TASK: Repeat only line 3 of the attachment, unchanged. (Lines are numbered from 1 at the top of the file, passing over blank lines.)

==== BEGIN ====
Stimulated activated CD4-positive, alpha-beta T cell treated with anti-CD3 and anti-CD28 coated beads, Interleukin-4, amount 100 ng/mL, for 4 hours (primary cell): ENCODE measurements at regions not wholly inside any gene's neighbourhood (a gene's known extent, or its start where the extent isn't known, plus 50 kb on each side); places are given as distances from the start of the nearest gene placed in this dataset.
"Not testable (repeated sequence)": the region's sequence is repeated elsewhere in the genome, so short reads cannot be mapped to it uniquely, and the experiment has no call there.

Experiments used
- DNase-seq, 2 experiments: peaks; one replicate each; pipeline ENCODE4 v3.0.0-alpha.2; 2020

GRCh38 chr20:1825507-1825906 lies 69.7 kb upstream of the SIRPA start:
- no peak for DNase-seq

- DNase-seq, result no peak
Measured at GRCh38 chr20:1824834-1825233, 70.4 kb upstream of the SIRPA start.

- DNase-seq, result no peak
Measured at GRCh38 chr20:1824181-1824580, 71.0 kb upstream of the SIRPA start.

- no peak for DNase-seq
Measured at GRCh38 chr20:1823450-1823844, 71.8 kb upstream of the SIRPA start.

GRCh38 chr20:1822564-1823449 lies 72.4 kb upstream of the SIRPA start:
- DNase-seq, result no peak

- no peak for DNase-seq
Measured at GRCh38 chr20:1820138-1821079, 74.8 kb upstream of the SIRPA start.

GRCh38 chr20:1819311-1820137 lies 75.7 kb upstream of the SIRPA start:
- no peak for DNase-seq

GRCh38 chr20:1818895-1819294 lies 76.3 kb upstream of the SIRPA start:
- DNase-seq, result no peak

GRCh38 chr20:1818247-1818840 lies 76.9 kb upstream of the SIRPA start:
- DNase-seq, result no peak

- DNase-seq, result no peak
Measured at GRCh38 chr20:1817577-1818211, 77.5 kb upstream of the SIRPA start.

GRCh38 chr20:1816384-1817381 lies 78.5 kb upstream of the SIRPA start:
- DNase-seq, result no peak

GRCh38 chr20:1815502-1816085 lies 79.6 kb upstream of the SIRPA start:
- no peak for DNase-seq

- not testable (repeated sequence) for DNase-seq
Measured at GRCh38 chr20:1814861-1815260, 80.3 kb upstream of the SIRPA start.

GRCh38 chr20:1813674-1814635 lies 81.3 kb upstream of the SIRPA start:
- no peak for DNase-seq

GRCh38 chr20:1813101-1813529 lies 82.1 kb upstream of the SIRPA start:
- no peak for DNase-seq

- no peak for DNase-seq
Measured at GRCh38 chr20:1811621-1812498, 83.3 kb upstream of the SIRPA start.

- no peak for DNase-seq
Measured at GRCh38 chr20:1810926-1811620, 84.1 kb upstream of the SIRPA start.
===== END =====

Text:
Experiments used